What: Bistro Molines at Tallavera Grove.
Where: 749 Mount View Road, Mount View, NSW 2325.
Prices: Entrees, $24 to $27 ; mains, $39 to $42 ; sides, $9 to $10 ; desserts, $17 ; cheese, $17.
Chef: Robert Molines.
Owners: Robert and Sally Molines.
Wines: A selection of French and Hunter Valley wines, showcasing Briar Ridge, Pepper Tree and Tallavera Grove wines.
Hours: Lunch Friday to Monday; dinner Friday and Saturday.
Vegetarian: Four entrees.
Bottom line: Entree, main, dessert for two without wine about $165.
You can take le français out of la France but you can never take la France out of le français. And this is never more evident than when Robert Molines prepares the dishes of his native Provence or shows off one of his passions – his herb and vegetable garden outside the restaurant kitchen door.
The enduring reputation of this SMH Good Food Guide one-hat restaurant, which nestles into the side of a hill and enjoys an enviable outlook over a sea of vines to the northern rim of the Hunter Valley, bears witness to this passion and that of Robert’s talented wife, Sally. Add some dedicated staff and you have a winning formula.
And what about the food? With a loyal following of locals and visitors from Newcastle, Sydney and beyond, the menu reflects a commitment to locally sourced, in-season produce but keeps the long-time favourites. Expect to find Robert’s duck liver pate or terrine de campagne, lamb brains, rabbit and venison; all that changes is the method of preparation or the accompaniments. Blanquette de veau in winter, fillet of veal wrapped in prosciutto in spring; rack of lamb in spring, lamb shank in winter.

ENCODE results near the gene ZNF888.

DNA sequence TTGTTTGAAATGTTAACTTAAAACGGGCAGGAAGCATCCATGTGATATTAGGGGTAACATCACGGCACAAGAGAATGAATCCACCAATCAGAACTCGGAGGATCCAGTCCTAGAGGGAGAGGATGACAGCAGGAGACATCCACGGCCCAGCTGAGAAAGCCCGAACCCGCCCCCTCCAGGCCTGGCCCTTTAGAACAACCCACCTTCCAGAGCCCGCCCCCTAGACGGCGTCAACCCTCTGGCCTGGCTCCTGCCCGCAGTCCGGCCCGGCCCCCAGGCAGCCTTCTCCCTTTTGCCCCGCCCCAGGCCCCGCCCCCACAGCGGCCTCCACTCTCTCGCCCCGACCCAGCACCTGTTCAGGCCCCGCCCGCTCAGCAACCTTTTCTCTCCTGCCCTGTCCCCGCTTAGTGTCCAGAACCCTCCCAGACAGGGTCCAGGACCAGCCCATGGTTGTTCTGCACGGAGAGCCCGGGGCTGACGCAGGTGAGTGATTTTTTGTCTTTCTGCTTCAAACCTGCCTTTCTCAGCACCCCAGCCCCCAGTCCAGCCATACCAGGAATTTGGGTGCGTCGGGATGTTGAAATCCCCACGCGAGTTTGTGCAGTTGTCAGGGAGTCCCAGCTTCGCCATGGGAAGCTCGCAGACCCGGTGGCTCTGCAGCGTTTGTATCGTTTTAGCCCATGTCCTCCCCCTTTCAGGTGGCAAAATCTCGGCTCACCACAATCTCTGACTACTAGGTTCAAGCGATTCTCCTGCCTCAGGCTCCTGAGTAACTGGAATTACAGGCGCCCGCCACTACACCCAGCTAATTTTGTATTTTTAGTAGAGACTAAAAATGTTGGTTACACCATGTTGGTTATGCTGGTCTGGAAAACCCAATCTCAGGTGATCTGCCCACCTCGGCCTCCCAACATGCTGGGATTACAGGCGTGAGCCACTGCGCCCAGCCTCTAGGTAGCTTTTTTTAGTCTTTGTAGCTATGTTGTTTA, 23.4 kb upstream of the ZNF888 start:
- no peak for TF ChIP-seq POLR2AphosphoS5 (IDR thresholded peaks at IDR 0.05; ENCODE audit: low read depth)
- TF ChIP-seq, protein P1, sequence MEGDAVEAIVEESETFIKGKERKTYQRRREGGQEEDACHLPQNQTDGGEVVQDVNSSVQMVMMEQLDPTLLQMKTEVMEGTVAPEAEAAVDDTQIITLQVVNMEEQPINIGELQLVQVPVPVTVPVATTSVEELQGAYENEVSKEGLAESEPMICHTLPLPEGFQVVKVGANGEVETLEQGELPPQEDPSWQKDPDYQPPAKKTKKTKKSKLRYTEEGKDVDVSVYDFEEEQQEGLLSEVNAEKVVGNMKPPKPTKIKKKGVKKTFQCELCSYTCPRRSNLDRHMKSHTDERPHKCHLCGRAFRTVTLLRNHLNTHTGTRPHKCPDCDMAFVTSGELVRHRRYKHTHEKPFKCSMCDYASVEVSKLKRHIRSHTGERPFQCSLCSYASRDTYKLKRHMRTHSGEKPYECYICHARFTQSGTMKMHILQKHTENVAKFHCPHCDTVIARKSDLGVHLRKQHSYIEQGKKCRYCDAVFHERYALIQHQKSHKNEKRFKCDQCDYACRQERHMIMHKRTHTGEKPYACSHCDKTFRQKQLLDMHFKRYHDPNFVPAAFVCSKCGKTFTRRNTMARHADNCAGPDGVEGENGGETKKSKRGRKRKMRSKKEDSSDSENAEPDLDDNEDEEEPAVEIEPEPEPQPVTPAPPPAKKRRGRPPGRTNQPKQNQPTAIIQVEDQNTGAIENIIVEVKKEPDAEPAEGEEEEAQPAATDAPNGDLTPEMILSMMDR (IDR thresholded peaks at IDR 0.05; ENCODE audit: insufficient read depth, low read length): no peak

Each table receives an amuse bouche. You can never predict; it depends on the whim of the kitchen. It may be a creamy stuffed egg half, or a crisp pastry star topped with fish mousse and salmon roe.
Even though the place is full, the efficient service guarantees the meal proceeds at a pace well suited to a pleasant Sunday afternoon. And there’s always the stunning view to distract.
It’s hard to go past the leek tart with its crisp pastry and creamy filling topped with a raft of tiny white asparagus spears and a vibrant green chervil hollandaise – a substantial dish that would make an excellent vegetarian main.
Where would a French menu be without St Jacques au gratin? This is Australia so they’re called scallops. Four plump specimens, each one in its half shell sitting on a bed of spinach, coated with a basil infused gratineed bechamel sauce. Very traditional, very delicious.
Venison and roasted beetroot is a marriage made in heaven, the rich, well rested-meat perfectly offset by earthy vegetables including broad beans, carrot and cannellini beans. I wish I had kept some of the delicious crusty ciabatta to soak up every last drop of the sticky blackcurrant jus.
The white bean and chorizo cassoulet brings Mediterranean pizazz to a perfectly trimmed rack of lamb. This is more restrained than it sounds; there should still be room for some dessert.
And what to choose. Not only are there 10 listed on the main menu; the blackboard has three more. But I have spotted the chocolate mousse millefeuille on another table.
A fine, crisp pastry sandwich is filled with two scoops of creamy, airy dark chocolate mousse and offset by caramelised orange slices topped with vanilla ice-cream – heaven on a plate.
Excellent coffee and petits fours confirm what we have always known. France is not as far away as you think. Formidable.